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Title:Synthesis of Offset Dual Reflector Antennas Transforming a Given Feed Illumination Pattern Into a Specified Aperture Distribution
Author(s):Hyjazie, Fayez Mohamed
Department / Program:Electrical Engineering
Discipline:Electrical Engineering
Degree Granting Institution:University of Illinois at Urbana-Champaign
Degree:Ph.D.
Genre:Dissertation
Subject(s):Engineering, Electronics and Electrical
Abstract:The problem of transforming a given primary feed pattern into a desired aperture field distribution through two reflections by an offset dual reflector system is investigated using the concepts of geometrical optics. A numerically rigorous solution for the reflector surfaces is developed. The solution gives an exact aperture phase distribution and an aperture amplitude distribution accurate to within some numerical tolerance. In a previous work, Galindo, Mittra and Cha {7} have addressed the same problem and have developed an approximate solution which is constructed via a two-step process. The first step consists of generating a solution on the basis of an ad hoc assumption on the mapping function which relates the two reflector surfaces. Next, the solution, thus obtained was corrected by keeping only the subreflector and synthesizing a new main reflector which exactly satisfies the requirement for the aperture phase distribution (but not the amplitude condition). In our synthesis method, we derive the solution for both of the reflector surfaces in a one-step process. However, this procedure does not always yield a smooth solution; i.e., the reflector surfaces may not be continuous or their slopes may vary too rapidly. In the event of nonexistence of a numerically rigorous smooth solution, an approximate solution that enforces the smoothness of the reflector surfaces can be obtained. In the approximate solution, the requirement for the aperture amplitude distribution is relaxed and the condition on the aperture phase distribution is continued to be exactly satisfied.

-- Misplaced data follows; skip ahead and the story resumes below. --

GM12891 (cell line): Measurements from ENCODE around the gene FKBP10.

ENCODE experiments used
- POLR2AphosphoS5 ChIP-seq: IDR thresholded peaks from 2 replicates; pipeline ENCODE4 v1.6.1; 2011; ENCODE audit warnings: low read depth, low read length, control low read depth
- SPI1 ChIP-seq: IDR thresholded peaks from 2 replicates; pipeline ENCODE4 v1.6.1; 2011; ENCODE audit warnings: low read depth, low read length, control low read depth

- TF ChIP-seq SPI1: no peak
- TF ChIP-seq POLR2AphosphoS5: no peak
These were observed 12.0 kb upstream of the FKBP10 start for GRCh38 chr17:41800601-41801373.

In both the numerically rigorous solution and the approximate solution, the reflector surfaces are simultaneously built up point-by-point from an initial starting curve which lies on the subreflector surface. This is accomplished without requiring the reflector surfaces to have any prespecified perimeter boundaries. At this time, there is no systematic way available for choosing the starting curve such that the existence of a solution can be guaranteed. The solution thus derived is verified by performing an analysis of the secondary pattern.
Numerical results are presented illustrating the advantages of this synthesis method.
Issue Date:1980
Type:Text
Language:English
Description:84 p.
Thesis (Ph.D.)--University of Illinois at Urbana-Champaign, 1980.
URI:http://hdl.handle.net/2142/66231
Other Identifier(s):(UMI)AAI8026529
Date Available in IDEALS:2014-12-12
Date Deposited:1980


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